This observation, taken in June 2014, covers a small 1-kilometer sized simple crater located in the Southern hemisphere in late Martian winter as Mars is heading into spring.

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Why does HiRISE take so many repeat images of the same area? Repeat coverage actually serves a special purpose, such as detecting seasonal changes (frost deposition and sublimation) and temporal changes (dust devil tracks and avalanches.) These repeat images also give us a "sneak peek" of future pictures to determine any differences.

Such is the case for this observation which we took in June 2014, and covers a small 1-kilometer sized simple crater located in the Southern hemisphere. In this composite and enhanced image, the crater shows frost on all its south-facing slopes (e.g., the crater's north wall and southern ejecta). This image was taken in late Martian winter as Mars is heading into spring.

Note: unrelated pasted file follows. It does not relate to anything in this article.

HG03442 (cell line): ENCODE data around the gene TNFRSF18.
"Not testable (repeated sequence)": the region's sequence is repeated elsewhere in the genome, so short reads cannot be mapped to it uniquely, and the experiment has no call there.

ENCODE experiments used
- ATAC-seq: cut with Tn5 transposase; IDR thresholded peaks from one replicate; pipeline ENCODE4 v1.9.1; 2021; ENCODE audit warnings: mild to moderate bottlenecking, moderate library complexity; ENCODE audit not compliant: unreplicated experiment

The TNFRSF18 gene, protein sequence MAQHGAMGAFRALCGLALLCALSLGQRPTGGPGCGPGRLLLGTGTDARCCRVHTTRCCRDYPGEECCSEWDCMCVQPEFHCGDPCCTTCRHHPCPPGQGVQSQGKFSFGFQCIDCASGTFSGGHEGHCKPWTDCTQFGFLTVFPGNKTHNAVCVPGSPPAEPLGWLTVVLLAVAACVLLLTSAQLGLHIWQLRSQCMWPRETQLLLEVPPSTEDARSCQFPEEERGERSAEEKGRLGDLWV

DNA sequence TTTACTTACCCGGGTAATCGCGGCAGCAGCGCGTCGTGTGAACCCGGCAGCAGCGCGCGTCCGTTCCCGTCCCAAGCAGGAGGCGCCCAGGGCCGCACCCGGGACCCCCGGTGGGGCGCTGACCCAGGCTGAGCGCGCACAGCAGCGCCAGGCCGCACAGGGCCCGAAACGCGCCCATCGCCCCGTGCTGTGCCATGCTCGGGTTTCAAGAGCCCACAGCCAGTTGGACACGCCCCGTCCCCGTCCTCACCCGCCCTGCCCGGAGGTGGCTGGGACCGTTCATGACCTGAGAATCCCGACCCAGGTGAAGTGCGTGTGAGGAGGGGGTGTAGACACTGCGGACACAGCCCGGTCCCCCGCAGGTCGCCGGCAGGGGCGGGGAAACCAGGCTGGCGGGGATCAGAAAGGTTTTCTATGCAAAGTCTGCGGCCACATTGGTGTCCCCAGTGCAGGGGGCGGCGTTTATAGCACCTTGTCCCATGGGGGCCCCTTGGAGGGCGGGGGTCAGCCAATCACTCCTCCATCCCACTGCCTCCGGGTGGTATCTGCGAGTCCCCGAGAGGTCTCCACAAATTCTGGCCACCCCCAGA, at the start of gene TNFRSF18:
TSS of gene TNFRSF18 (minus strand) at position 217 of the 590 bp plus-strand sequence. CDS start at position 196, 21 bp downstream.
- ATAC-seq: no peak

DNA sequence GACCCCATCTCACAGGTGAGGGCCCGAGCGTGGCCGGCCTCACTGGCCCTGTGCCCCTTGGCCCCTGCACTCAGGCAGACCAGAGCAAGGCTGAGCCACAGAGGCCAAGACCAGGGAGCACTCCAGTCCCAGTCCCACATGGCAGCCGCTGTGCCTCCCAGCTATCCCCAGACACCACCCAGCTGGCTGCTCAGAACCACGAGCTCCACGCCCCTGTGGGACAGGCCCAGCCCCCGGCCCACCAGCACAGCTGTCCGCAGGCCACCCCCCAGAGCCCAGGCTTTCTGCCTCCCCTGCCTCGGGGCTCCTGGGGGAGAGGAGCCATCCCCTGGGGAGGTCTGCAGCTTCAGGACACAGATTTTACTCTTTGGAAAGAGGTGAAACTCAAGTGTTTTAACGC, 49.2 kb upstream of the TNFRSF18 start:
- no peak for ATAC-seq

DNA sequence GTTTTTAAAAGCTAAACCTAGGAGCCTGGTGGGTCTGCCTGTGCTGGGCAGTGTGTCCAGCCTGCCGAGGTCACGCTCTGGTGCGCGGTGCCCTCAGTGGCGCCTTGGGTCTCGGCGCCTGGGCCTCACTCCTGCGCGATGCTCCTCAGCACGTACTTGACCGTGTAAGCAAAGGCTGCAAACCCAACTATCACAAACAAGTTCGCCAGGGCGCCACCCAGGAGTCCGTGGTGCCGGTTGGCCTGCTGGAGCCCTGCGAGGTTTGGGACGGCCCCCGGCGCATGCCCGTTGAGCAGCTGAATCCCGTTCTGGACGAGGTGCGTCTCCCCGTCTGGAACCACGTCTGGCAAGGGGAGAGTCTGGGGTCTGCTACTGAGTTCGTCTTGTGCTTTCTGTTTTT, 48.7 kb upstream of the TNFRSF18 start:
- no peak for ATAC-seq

With a repeat image, we can now see any changes of the same crater. And what do you know: all the frost that was once present on the south-facing slopes of the crater are now gone, having sublimated and returned to the Martian atmosphere.

The University of Arizona, Tucson, operates HiRISE, which was built by Ball Aerospace & Technologies Corp., Boulder, Colo. NASA's Jet Propulsion Laboratory, a division of the California Institute of Technology in Pasadena, manages the Mars Reconnaissance Orbiter Project for NASA's Science Mission Directorate, Washington.

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